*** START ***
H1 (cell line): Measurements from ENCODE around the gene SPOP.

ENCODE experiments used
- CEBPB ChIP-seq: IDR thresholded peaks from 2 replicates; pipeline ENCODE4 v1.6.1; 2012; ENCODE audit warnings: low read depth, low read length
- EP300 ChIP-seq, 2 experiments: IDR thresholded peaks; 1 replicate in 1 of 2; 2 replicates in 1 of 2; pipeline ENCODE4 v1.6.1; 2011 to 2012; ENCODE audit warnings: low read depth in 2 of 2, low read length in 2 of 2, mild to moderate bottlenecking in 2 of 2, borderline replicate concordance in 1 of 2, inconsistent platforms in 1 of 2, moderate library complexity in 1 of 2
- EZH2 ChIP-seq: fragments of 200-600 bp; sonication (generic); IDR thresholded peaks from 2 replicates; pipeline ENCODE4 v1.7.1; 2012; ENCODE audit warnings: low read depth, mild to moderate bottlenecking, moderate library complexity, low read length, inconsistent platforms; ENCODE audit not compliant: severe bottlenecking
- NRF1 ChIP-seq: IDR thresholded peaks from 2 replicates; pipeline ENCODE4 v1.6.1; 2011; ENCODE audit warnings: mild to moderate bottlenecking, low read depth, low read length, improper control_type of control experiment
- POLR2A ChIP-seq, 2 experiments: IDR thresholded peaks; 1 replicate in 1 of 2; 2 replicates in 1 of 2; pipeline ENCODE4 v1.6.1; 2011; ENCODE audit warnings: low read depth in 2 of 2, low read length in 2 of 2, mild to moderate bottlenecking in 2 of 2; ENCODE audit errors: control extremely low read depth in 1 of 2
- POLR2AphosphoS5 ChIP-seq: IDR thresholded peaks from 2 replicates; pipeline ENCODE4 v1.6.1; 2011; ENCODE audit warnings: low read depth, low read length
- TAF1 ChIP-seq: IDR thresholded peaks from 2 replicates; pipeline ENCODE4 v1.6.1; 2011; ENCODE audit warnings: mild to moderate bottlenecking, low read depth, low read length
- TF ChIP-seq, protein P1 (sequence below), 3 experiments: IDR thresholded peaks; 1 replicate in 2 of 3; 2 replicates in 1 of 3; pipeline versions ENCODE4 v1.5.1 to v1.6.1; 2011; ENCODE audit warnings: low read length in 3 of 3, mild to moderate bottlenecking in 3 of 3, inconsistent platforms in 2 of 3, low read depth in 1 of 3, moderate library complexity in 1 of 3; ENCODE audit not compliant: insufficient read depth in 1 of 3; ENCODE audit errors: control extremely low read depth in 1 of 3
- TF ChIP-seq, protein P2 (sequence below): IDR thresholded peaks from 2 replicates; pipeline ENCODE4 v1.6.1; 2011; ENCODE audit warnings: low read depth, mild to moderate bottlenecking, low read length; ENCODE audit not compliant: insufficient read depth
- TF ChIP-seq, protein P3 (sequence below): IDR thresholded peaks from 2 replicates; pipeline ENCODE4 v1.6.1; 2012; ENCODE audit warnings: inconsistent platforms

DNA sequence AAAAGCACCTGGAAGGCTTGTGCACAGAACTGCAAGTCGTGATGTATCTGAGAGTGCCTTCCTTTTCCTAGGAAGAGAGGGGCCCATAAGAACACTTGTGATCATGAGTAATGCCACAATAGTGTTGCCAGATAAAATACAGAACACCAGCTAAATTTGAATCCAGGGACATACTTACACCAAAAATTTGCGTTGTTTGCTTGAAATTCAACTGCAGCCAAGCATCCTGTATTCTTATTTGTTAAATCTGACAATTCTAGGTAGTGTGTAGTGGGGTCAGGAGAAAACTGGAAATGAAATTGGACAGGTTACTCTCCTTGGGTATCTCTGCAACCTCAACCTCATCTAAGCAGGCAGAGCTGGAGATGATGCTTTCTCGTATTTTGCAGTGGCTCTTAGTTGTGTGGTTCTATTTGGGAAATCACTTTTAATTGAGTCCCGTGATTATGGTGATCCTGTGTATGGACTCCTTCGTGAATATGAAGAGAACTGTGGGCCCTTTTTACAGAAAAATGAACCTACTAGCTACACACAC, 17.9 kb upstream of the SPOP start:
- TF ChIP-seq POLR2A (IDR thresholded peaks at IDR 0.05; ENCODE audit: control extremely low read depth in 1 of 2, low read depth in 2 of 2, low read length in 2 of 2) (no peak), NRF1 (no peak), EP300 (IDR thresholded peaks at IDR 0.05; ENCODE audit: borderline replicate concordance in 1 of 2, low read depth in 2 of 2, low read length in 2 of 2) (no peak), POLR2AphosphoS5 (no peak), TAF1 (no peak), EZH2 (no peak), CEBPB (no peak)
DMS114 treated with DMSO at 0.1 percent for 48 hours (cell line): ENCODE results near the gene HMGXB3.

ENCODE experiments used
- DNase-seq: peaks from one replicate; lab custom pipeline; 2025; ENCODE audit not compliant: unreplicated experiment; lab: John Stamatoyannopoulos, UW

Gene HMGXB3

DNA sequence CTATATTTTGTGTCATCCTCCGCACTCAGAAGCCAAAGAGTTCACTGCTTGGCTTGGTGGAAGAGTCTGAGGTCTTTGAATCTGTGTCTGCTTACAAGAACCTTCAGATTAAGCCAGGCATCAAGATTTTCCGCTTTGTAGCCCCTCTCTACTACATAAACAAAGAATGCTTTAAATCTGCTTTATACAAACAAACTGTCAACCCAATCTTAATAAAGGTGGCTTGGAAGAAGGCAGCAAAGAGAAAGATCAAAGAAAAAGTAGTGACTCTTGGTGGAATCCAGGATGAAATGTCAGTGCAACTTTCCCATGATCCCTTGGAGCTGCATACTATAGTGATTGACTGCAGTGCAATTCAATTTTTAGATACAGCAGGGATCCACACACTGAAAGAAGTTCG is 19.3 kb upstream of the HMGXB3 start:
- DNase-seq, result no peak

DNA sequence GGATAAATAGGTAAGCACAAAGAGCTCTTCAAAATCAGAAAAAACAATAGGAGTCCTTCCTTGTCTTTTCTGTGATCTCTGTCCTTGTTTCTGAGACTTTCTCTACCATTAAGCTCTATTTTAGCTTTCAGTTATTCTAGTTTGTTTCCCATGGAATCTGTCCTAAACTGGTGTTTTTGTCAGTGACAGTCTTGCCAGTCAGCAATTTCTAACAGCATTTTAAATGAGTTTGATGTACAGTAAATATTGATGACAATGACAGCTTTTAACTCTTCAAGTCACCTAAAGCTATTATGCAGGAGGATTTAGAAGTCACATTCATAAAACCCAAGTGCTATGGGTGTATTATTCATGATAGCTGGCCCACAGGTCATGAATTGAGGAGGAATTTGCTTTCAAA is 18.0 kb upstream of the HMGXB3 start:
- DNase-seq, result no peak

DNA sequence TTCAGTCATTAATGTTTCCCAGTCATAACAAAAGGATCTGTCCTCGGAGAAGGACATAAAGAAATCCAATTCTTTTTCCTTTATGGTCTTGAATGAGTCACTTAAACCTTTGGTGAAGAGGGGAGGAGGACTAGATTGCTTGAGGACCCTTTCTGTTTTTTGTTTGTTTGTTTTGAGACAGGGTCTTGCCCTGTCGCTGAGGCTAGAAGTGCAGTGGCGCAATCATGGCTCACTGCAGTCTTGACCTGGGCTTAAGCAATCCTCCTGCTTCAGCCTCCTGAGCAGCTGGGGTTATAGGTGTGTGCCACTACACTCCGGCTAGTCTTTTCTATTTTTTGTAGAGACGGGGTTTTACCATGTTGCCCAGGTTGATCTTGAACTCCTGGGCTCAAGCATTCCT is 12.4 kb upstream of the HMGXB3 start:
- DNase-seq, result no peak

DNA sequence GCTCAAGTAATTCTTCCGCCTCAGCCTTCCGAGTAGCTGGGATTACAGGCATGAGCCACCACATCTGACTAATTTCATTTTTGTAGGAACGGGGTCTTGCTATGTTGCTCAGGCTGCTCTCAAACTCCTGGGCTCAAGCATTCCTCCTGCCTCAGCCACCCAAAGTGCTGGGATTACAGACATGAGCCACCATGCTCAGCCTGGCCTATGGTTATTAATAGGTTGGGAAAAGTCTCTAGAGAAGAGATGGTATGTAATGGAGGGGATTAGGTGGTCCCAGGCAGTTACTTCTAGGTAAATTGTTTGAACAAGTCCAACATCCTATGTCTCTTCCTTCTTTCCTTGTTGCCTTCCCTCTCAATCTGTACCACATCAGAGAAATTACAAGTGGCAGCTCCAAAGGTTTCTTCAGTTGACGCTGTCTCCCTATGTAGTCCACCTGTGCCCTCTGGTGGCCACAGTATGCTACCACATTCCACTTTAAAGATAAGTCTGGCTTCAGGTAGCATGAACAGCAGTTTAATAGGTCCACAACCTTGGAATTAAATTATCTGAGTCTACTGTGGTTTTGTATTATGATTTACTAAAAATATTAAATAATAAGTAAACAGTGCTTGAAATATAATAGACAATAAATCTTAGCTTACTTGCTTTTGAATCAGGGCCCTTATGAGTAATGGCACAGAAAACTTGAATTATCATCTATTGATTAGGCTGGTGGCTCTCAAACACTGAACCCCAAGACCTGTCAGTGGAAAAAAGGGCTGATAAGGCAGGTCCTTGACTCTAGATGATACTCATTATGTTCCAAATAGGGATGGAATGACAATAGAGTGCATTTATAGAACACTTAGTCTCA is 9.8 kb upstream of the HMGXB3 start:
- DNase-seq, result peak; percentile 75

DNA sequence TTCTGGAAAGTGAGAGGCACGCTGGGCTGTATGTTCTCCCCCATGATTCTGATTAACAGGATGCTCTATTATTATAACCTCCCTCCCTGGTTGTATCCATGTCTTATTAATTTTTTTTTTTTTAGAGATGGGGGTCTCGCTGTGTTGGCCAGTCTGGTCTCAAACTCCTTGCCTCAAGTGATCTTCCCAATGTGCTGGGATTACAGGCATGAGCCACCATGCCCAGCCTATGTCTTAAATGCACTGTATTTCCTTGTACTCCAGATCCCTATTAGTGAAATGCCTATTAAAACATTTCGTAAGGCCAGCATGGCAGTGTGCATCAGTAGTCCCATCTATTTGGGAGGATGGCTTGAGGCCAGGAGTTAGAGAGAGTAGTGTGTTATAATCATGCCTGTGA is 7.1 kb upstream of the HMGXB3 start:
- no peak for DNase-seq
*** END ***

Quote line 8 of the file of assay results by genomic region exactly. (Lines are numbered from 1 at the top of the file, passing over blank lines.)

- POLR2AphosphoS5 ChIP-seq: IDR thresholded peaks from 2 replicates; pipeline ENCODE4 v1.6.1; 2011; ENCODE audit warnings: low read depth, low read length